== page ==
Natural Resources, School of


Navigating the multiple dimensions of the creativity‑mental disorder link: a Convergence Mental Health perspective

David G. Angeler, Swedish University of Agricultural Sciences, Deakin University, The Brain Capital Alliance, University of Nebraska-Lincoln
Erin Smith, Neuroscience‑Inspired Policy Initiative, University of California, San Francisco, Trinity College Dublin, Stanford Hospital
Michael Berk, Neuroscience‑Inspired Policy Initiative, Deakin University, University of Melbourne
Agustín Ibáñez, University of California, San Francisco, Trinity College Dublin, Universidad Adolfo Ibáñez, Universidad de San Andrés, National Scientific and Technical Research Council
Harris A. Eyre, Neuroscience‑Inspired Policy Initiative, University of California, San Francisco, Trinity College Dublin, Deakin University, Baylor College of Medicine, The Brain Capital Alliance

Document Type Article

Used by permission.


Background This paper discusses a paradox in mental health. It manifests as a relationship between adverse “bad” effects (suffering, clinical costs, loss of productivity) in individuals and populations and advantageous “good” aspects of mental disorders. These beneficial aspects (scientific, artistic and political accomplishments) emanate at the societal level through the frequently unprecedented creativity of people suffering from mental disorders and their relatives. Such gains can contribute to societal innovation and problem-solving. Especially in times of accelerated social-ecological change, approaches are needed that facilitate best-possible mental health care but also recognize creative ideas conducive to beneficial clinical and social-ecological innovations as soon as possible.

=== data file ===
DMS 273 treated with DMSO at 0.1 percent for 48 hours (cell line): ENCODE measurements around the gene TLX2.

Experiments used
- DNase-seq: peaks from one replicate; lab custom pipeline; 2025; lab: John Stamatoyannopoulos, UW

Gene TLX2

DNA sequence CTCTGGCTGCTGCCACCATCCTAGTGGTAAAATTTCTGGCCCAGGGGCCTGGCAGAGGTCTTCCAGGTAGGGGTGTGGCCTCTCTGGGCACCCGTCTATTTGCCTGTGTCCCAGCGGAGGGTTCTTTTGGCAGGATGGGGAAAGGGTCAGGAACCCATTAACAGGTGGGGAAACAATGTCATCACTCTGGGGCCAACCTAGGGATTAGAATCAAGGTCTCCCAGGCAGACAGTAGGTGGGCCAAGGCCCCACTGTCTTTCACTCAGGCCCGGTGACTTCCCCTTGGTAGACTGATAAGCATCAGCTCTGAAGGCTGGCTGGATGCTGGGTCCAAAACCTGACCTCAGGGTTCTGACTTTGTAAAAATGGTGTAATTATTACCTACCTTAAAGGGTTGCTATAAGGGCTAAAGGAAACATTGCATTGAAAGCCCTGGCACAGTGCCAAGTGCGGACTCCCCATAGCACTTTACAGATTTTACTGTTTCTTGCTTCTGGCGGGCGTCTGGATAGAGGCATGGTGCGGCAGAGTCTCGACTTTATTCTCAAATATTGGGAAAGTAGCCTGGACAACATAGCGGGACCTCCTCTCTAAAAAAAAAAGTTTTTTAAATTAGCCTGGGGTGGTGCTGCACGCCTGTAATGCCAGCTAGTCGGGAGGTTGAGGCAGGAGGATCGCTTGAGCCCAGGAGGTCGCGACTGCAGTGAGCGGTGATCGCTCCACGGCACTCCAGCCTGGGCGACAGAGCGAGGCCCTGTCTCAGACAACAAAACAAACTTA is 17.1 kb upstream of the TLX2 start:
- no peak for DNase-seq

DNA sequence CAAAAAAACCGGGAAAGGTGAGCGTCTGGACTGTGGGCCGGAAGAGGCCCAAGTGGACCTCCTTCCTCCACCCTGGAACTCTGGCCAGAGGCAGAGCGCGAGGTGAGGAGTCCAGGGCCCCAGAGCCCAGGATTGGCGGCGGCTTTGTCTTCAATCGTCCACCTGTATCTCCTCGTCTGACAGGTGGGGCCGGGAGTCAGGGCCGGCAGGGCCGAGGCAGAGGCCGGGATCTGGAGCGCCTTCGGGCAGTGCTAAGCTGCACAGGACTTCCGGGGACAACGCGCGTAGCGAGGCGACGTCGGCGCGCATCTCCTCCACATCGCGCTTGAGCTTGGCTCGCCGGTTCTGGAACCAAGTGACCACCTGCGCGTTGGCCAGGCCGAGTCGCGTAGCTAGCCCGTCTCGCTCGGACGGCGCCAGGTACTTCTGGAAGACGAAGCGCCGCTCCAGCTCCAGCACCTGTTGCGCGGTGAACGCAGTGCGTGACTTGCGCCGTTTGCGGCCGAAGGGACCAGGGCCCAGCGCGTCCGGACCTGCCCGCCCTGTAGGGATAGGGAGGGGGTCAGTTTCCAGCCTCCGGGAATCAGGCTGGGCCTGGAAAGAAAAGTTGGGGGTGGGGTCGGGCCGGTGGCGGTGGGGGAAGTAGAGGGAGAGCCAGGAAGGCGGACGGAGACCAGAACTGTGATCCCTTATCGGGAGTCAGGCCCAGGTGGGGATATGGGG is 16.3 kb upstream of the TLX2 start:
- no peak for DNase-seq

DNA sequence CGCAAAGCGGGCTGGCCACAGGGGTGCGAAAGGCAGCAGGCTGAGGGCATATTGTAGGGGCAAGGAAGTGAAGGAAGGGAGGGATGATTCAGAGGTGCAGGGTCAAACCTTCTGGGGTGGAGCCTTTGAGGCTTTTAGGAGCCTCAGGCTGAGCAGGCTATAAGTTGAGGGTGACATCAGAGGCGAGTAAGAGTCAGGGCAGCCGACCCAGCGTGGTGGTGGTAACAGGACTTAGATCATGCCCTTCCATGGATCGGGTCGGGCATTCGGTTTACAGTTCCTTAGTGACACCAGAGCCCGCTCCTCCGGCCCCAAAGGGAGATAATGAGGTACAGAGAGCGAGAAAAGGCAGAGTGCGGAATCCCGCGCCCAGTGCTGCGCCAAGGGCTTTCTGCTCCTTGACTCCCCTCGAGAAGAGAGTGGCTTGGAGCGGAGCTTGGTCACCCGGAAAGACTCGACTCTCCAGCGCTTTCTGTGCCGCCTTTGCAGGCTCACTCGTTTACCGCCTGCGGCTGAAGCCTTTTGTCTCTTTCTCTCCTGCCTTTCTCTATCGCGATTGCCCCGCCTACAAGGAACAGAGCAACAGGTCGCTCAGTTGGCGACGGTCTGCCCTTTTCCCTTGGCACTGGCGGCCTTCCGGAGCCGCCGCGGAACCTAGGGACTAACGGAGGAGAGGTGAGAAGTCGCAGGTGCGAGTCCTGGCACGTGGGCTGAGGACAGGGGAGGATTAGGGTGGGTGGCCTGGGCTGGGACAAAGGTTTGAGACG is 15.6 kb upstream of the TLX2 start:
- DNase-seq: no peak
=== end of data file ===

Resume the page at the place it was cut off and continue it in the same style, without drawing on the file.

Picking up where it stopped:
Discussion This paper emphasizes the need to account for creativity as a crucial component in evolving mental health systems and societies. It highlights the need for wide-ranging approaches and discusses how research targeting multiple facets (e.g., brain level, cognitive neuroscience, psychiatry, neurology, socio-cultural, economic and other factors) might further our understanding of the creativity-mental disorder link and its importance for innovating mental health systems and societies.

Conclusion Our discussion clarifies that considerable research will be needed to obtain a better understanding of how creativity associated with mental disorders may help to create more sustainable societies on a fast-changing planet through innovative ideas. Given the current-state-of-the-art of research and healthcare management, our discussion is currently speculative. However, it provides a basis for how pros and cons might be studied in the future through transdisciplinary research and collaborations across sectors of society.